Alex Hinds



Alex interviews Darren Lapthorne in his time as a journalist.
Alex at the Tour de France.
Alex at a playground. A regular spot of any dad with young kids.
Alex teaches the concept of abstract data types to a class of students.
Alex hosting a podcast at SBS.
Alex working with others at Atlassian.

In short, I'm a generalist and proud to be one. I'm interested in sports, politics, culture and technology. I'm most drawn to the intersection of design and engineering where creativity meets constraint. I work as a web developer and software engineer, but have previously worked in the broadcast and print media. I've taught at university, and volunteer at the local public school. I have degrees in Commerce, Arts and Computer Science. I live in Sydney with my two kids and wife, Anna.

How I got into building software

I'm not entirely sure! I "coded" my first basic website in high school with some simple HTML that was available on the school intranet - but I didn't really get into it until much later. At the time it was cumbersome and uninspired. I preferred music, maths and writing. The mixture of creative and technical aspects were far more intriguing to me.

After school I didn't really have a good sense of where to focus and did a degree in Commerce and Arts with a focus in media and politics. I worked as a journalist and producer for a few major broadcast and print mastheads but was increasingly drawn back to the web. The media was (and still is) facing existential challenges from 'big tech'. We were trying to figure out how to work best in the new digital landscape, and after a lot of indirect and direct exposure to web technologies I decided to give it another go.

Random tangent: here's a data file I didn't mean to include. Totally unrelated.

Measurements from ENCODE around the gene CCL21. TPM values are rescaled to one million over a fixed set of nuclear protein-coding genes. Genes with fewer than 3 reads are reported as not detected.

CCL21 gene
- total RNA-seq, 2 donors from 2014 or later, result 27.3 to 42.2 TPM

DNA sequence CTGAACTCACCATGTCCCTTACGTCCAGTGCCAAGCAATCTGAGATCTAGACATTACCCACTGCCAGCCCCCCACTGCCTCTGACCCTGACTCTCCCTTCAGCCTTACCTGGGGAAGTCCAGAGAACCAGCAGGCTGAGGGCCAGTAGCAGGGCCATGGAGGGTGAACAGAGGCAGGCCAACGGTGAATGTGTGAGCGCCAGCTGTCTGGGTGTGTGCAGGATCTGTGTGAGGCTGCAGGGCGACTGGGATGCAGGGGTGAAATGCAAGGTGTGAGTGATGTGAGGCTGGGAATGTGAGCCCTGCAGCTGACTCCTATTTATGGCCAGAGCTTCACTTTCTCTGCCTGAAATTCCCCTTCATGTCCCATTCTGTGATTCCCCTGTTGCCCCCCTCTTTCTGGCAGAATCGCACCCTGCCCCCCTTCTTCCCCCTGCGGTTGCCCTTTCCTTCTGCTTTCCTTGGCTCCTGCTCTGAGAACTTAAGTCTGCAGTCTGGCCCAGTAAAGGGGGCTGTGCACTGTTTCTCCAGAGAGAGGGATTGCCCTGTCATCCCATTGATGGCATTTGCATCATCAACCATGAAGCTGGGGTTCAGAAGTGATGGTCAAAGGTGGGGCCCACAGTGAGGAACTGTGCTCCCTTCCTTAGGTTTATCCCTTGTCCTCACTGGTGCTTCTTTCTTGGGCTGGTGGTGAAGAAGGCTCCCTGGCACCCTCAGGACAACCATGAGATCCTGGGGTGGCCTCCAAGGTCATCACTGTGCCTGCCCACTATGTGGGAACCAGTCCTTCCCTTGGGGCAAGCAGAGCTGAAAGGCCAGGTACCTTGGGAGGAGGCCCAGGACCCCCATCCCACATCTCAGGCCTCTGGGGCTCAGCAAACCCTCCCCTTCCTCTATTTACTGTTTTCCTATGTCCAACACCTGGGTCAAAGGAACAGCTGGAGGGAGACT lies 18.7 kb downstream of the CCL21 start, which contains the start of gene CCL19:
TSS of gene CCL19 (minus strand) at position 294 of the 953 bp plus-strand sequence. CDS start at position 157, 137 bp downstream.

Fortunately while working at the The Guardian I was able to collaborate with their digital storytelling team, and was able to learn a lot about crafting stories for the web with the right tools for it. We experimented a lot with presenting data in new and interesting ways, adding interactivity and animation, scraping data and building tools to help us do our jobs better. The more I was drawn in the more I wanted to learn.

I started with a few online courses, and then enrolled in a part-time, then full-time degree in Computer Science. I found the initial forays surprisingly difficult. I was basically rewiring my brain after close to a decade of writing and thinking in a different way. That transition remains one of the most challenging things I've done, but also one of the most rewarding.

Since, I've built far too many websites to count, apps, and APIs and have worked on all sorts of problem spaces. I've worked with some great people and companies and lean on my breadth of experience to help me solve problems in new and interesting ways.

You can read more of my writing here. You can also subscribe to my RSS feed here.